The Court of Appeal has confirmed that properly drafted standstill agreements can be used, resolving concerns raised by the High Court decision in Cowan v Foreman & Ors [2019] EWHC ("the case") earlier this year.

Standstill agreements are used by litigants to suspend or extend limitation periods. This gives parties additional time to investigate the merits of a case, fulfil pre-action protocol requirements or to attempt alternative forms of dispute resolution without having to first issue protective court proceedings. Standstill agreements can reduce the cost and risk exposure to all parties to a claim and they are therefore widely used in appropriate circumstances.

The Case arises from an application under the Inheritance (Provision for Family and Dependants) Act 1975, (‘Inheritance Act’) for permission to make an application under that Act. Section 4 provides that after the expiry of the relevant statutory limitation period, the relevant application can only be made with the permission of the court. The parties entered into a standstill agreement and ultimately the application was issued without the court’s permission, after the statutory limitation period had expired.

Whilst the standstill agreement in this claim was deemed effective, Mr Justice Mostyn criticised the efficacy of standstill agreements generally. He commented “it is not for the parties to give away time that belongs to the court” and suggested “it is a practice that should come to an immediate end”. This led to understandable concern that any standstill agreements may not be effective. As a result, Claimants and their lawyers were reluctant to enter into any Standstill Agreement, preferring instead to issue protective proceedings.  

The Court of Appeal’s View

On appeal, Lord Justice Asplin held “the Judge was plainly wrong to come to the conclusion he did”. Regarding standstill agreements, Lord Asplin confirmed whilst the power to extend limitation belongs to the court, “without prejudice negotiations rather than the issue of proceedings should be encouraged”.

Lord Asplin rightly highlighted that parties relying on standstill agreements will do so at their own risk, but also noted “if an application is made subsequently to extend time in circumstances where negotiations have failed, if both parties have been legally represented, it seems to me that it would be unlikely that the court would refuse to endorse the approach”.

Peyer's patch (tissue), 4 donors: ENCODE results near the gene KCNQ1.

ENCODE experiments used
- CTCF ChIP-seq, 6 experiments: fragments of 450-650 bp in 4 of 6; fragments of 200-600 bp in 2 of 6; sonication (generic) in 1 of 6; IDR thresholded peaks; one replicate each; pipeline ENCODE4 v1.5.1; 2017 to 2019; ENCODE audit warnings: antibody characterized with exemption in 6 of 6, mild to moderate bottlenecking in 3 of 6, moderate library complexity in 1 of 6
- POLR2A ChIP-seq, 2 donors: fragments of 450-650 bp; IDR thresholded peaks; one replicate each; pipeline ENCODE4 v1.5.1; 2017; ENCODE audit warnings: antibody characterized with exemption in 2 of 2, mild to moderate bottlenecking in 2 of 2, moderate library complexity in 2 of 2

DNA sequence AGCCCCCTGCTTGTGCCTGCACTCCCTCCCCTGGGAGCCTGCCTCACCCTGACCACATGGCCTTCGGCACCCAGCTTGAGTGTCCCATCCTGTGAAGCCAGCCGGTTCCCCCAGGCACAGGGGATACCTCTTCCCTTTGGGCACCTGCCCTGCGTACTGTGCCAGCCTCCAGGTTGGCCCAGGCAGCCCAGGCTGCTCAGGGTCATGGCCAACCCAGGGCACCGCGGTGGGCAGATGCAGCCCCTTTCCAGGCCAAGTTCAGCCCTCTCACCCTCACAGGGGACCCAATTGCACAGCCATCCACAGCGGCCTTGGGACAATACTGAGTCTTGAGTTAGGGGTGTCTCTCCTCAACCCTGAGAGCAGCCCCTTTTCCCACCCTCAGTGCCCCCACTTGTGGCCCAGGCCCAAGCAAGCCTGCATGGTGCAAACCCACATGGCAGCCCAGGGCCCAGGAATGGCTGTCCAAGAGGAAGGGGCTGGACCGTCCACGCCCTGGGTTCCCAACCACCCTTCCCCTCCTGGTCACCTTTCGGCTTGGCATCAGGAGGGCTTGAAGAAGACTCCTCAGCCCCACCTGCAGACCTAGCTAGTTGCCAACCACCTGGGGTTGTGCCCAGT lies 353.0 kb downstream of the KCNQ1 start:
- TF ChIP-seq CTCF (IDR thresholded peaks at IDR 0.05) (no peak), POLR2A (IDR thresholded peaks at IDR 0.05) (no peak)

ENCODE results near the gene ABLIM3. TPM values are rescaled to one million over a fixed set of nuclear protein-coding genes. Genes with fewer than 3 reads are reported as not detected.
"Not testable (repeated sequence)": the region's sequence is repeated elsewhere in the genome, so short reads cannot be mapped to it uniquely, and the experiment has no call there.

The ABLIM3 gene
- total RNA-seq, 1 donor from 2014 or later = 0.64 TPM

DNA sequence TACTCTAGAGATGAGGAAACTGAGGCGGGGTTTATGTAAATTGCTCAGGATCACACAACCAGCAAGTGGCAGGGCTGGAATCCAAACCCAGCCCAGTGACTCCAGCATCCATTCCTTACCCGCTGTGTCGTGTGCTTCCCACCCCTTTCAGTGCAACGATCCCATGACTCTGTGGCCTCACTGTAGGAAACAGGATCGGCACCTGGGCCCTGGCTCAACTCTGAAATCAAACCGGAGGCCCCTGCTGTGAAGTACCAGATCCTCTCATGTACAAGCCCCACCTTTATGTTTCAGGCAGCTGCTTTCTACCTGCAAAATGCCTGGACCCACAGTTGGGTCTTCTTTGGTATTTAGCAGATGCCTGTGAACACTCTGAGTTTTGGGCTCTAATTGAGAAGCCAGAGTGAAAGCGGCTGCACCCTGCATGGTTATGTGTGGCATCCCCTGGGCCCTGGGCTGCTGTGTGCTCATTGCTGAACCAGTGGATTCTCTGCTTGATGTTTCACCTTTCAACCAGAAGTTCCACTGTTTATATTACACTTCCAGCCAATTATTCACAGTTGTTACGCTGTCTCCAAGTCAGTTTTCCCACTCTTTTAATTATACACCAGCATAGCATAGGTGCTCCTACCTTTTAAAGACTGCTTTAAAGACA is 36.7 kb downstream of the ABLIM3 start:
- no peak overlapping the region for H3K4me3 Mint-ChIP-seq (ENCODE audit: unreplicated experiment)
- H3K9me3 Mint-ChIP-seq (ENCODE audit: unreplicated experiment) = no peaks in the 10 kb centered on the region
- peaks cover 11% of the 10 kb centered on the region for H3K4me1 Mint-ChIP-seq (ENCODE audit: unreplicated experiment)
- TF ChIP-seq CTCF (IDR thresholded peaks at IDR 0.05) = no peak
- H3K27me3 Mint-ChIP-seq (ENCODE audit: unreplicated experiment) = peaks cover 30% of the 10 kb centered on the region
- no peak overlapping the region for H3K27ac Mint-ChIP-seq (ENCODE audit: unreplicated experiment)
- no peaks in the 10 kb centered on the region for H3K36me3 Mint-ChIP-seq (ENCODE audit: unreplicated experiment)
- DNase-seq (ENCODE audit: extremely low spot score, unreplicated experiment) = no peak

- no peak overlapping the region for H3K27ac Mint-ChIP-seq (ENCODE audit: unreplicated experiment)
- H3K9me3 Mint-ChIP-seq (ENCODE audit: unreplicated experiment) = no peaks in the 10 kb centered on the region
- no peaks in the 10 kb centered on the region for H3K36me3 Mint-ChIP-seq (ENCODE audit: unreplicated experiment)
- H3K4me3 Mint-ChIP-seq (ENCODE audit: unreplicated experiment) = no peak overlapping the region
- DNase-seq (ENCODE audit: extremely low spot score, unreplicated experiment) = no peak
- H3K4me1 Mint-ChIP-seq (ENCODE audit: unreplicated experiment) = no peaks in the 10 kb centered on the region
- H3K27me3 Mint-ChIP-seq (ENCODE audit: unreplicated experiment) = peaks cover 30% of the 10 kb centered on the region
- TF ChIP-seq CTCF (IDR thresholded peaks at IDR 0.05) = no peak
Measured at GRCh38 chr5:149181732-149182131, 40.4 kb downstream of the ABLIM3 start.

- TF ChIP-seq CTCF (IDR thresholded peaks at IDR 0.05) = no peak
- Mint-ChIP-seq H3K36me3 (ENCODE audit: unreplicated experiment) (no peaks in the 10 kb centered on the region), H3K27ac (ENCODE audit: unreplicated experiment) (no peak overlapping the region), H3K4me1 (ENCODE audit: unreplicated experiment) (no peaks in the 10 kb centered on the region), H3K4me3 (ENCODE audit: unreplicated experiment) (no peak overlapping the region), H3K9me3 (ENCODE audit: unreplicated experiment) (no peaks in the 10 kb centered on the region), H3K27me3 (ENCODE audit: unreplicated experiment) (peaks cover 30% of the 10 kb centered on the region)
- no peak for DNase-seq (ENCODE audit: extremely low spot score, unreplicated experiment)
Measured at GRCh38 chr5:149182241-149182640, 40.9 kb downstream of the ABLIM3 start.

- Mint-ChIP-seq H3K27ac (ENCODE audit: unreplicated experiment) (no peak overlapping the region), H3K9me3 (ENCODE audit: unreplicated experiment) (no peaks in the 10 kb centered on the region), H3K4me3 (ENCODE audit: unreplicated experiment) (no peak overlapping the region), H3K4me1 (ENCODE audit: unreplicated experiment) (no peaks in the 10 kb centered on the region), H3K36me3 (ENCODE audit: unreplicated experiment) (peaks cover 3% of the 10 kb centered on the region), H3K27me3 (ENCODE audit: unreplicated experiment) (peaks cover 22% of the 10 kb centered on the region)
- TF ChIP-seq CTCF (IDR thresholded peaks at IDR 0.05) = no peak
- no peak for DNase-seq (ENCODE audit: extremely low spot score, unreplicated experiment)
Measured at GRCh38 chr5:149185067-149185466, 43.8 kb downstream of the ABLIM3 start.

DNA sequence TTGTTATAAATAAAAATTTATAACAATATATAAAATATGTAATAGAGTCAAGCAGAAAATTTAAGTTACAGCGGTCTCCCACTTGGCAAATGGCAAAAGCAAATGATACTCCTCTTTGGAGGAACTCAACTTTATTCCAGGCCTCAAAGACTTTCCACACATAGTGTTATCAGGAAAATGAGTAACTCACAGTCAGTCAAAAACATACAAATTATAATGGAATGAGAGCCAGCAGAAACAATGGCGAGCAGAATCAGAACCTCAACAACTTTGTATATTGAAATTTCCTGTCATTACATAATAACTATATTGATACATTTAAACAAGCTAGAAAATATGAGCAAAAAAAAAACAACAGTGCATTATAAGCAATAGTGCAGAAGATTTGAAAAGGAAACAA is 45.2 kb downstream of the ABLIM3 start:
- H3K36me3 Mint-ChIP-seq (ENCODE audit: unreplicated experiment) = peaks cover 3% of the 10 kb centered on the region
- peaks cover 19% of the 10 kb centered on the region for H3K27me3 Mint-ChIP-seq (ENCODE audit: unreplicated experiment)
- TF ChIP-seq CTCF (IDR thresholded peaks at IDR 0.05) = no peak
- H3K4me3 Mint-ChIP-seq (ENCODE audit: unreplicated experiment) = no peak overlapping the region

In addition, Lady Justice King warned that whilst there is in fact a place for standstill agreements, careful drafting is paramount, commenting “there should be clear written agreement setting out the terms/duration of such an agreement and each of the potential parties should be included in the agreement”.


The preferred route by the court remains that, ordinarily, proceedings should be issued within the limitation period relevant to the particular claim and, if the parties are conducting negotiations, an agreed application for an adjournment is made to the court at the earliest opportunity.

This view is not exclusive to applications made under the Inheritance Act. For example, in the earlier case of Russell and another v Stone (t/a PSP Consultants) and others [2017] EWHC 1555 (TCC), (‘Russell v Stone’), held in the Technology and Construction Court, the judge said that rather than a standstill agreement, a better course of action may have been to commence proceedings and then seek a stay in order to follow and complete the pre-action protocol process.

Whist standstill agreements may still be regarded as a last resort, they present an appropriate option in certain circumstances. Despite this, the Case cautions the risks that come with these agreements and stresses the importance of carefully considered legal drafting. Expert legal advice is therefore essential to ensure standstill agreements are entered into appropriately and to ensure the terms are effectively drafted.